Kingdom of Heaven (2005)


After the tepid “Troy” and the awful “Alexander”, I was hoping “Kingdom of Heaven” would be a change in pace. And I was wrong. Even with Ridley Scott at the helm, I was just so disappointed. “Kingdom of Heaven” is just another sword and sandal epic, except not as long as the aforementioned titles. And the reason for that is that it has the same elements all of the other films before it have possessed. Most times the elements of a film are so well done that I could care less if it was just another type of piece of the genre, but most of “Kingdom of Heaven” is too bogged down in the conventions of its genre to be anything more than mediocre.

One thing you can’t really begrudge Scott’s rather ambitious epic for is its utterly appealing cast of talented actors from Orlando Bloom, and Liam Neeson. But one of the stand outs is basically from Edward Norton who gives a very good and bittersweet performance as the leper King Baldwin who finds himself dying slowly while his kingdom rapidly fades. Though Norton’s face is covered the entire time, it’s still a memorable performance. But when you compare it to the empty experience of “Troy” or the painful journey of “Alexander”, it looks like a reasonable alternative, but standing alone, it’s just more of the same. A young man who is a skilled warrior but a mere peasant, rises to knighthood as a true warrior to defend his kingdom, while romancing the local beautiful girl, etc.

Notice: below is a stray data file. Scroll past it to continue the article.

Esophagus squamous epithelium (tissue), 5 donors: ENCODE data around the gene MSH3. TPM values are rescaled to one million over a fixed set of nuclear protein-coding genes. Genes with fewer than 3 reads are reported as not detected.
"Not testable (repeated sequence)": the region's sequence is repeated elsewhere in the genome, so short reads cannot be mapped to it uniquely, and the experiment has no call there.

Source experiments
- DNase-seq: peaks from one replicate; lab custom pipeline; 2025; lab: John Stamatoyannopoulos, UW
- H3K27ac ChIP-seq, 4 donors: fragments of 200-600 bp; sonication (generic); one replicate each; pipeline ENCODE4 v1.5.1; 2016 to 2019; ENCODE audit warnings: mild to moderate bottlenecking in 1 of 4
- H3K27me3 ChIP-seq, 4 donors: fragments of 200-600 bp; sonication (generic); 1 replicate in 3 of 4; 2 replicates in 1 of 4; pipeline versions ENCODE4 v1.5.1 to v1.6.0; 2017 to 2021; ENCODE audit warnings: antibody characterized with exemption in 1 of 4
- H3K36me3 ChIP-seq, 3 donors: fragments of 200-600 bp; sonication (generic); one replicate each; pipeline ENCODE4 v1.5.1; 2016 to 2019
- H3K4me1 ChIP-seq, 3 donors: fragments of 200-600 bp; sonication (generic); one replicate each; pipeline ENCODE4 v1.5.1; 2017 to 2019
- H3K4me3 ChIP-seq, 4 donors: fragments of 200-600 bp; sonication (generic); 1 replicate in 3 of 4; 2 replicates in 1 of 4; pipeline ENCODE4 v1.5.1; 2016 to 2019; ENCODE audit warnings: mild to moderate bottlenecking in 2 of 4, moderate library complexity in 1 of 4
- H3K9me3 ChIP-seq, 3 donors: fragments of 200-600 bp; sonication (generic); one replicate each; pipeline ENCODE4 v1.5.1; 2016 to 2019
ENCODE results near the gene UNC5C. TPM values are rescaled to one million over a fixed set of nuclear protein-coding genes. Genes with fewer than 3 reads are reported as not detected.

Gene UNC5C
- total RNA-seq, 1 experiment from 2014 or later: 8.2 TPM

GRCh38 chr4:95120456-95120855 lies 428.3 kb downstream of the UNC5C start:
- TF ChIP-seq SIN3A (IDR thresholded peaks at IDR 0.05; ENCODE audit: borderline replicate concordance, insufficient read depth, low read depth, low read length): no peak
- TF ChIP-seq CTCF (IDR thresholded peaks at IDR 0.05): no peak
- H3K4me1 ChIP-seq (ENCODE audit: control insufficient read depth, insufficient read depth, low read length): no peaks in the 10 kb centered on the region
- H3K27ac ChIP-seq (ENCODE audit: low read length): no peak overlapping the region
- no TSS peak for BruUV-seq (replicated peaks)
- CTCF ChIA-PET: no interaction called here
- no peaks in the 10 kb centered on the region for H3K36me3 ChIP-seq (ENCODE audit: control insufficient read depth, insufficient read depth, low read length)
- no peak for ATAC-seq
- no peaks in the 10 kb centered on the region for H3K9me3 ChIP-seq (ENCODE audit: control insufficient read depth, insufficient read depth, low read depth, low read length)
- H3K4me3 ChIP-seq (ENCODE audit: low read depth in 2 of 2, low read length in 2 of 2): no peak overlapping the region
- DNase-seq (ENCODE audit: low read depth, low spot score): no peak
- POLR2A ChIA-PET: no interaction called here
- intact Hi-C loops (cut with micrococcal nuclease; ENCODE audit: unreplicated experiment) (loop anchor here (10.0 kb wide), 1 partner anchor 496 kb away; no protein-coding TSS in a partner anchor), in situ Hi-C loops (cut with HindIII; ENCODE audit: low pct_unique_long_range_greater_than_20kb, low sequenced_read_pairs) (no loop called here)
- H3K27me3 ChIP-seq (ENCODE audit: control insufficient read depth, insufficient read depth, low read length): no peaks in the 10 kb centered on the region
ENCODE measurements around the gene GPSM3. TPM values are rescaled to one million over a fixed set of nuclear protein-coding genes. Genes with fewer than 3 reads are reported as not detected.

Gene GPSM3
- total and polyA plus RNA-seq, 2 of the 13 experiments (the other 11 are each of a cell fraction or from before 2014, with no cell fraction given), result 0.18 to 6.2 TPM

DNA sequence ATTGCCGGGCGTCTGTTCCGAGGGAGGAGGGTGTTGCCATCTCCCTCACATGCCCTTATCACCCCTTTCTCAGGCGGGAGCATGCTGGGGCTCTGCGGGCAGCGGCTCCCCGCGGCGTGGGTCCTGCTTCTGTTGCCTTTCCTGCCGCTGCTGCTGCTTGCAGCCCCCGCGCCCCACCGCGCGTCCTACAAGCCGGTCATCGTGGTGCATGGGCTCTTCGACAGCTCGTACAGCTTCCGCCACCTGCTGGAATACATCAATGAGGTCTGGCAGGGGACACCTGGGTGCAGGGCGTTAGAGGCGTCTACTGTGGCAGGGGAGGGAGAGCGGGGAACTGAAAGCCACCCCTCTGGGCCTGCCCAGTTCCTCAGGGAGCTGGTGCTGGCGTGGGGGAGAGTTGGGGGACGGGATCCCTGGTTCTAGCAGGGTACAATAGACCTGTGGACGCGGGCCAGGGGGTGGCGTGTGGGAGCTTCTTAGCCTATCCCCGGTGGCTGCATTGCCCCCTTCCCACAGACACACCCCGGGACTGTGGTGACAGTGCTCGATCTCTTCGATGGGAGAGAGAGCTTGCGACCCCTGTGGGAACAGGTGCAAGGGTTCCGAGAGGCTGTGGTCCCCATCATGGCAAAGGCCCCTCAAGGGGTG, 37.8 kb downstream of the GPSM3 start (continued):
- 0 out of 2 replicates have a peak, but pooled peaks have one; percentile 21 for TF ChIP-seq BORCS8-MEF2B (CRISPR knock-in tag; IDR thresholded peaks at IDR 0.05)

How many times can we see this same film based on a repetitive formula of storytelling consisting of battle, romance, battle, sub-plot, battle, conflict, battle, inspirational speech, lather, rinse, and repeat? “Kingdom of Heaven” is sadly an exhausting and bloated crusade’s film that really doesn’t rise above the rest and rambles on for too long accomplishing nothing except cashing in on the fad. While it’s not the vapid experience “Troy” was, or the utterly grueling experience “Alexander” was, “Kingdom of Heaven” even with its great cast and top notch directing is just a mediocre, stolid, and repetitive attempt to cash in on this weak fad.